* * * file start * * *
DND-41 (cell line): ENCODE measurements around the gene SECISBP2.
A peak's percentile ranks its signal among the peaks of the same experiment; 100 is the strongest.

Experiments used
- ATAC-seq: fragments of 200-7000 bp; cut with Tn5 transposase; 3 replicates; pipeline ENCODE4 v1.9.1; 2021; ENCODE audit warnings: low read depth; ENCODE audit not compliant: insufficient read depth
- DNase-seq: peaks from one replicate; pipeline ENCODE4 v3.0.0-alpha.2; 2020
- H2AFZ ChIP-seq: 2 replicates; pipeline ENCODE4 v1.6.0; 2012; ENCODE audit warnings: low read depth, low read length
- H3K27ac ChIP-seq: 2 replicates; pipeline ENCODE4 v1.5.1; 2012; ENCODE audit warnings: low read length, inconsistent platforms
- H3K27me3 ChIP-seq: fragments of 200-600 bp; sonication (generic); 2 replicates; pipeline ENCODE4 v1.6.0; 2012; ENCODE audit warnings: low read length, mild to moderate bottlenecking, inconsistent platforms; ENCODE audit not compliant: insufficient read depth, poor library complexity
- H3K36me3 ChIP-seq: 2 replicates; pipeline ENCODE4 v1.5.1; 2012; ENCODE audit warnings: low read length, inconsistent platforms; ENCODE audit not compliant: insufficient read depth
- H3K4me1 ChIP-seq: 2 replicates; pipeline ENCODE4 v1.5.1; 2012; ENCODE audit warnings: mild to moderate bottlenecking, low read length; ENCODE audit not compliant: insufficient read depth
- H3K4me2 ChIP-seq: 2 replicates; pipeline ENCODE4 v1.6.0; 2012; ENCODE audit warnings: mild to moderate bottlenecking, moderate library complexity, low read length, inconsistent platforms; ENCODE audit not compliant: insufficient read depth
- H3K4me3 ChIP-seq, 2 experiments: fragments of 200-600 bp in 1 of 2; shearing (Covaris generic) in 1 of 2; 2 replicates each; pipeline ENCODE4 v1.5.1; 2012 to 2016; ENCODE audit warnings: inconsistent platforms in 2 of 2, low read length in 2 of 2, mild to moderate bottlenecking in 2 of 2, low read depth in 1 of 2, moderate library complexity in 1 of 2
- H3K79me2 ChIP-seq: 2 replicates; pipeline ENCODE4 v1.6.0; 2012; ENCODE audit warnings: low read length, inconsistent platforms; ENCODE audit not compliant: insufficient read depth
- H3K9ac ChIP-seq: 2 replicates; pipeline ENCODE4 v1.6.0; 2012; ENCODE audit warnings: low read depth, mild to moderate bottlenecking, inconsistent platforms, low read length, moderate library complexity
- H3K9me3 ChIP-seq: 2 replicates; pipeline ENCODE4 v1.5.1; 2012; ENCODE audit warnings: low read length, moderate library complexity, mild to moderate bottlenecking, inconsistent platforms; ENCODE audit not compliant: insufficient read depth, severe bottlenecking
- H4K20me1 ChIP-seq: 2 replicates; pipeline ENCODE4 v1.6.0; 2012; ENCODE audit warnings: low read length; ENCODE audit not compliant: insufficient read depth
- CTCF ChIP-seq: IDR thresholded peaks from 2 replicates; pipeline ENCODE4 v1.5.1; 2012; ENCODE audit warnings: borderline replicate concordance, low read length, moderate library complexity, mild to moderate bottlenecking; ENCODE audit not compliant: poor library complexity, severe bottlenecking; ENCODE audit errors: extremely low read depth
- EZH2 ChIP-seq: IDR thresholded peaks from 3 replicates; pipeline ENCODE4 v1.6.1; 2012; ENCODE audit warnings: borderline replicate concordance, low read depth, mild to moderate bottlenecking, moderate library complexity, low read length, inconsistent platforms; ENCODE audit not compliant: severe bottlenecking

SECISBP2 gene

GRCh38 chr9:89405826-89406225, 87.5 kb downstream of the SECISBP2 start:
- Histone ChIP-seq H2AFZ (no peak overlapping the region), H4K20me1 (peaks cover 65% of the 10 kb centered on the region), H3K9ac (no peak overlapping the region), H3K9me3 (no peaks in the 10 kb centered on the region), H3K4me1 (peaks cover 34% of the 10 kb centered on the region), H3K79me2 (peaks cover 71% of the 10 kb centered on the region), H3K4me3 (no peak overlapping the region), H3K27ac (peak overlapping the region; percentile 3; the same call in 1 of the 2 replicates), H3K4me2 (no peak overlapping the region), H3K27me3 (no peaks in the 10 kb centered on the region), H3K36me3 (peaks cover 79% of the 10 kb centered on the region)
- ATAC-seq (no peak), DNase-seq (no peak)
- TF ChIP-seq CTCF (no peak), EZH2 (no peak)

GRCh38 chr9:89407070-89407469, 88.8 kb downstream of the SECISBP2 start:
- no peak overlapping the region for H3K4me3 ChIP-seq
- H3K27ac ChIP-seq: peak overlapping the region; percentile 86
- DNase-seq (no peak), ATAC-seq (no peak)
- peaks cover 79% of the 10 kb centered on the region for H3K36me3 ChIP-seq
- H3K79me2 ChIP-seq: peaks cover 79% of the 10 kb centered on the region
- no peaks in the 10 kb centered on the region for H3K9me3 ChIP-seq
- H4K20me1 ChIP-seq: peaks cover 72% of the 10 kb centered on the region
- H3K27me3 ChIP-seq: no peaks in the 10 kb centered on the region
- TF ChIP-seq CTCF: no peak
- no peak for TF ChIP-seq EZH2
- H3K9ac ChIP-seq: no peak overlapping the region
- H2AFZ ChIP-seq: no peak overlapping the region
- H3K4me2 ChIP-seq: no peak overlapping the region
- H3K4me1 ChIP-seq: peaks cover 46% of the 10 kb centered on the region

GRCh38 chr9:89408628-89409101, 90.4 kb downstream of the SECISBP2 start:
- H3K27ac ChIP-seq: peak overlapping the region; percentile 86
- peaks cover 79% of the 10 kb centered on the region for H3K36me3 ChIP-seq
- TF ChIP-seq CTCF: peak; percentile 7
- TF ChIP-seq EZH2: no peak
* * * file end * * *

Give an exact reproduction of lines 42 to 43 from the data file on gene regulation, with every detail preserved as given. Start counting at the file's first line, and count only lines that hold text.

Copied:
- TF ChIP-seq CTCF: peak; percentile 7
- TF ChIP-seq EZH2: no peak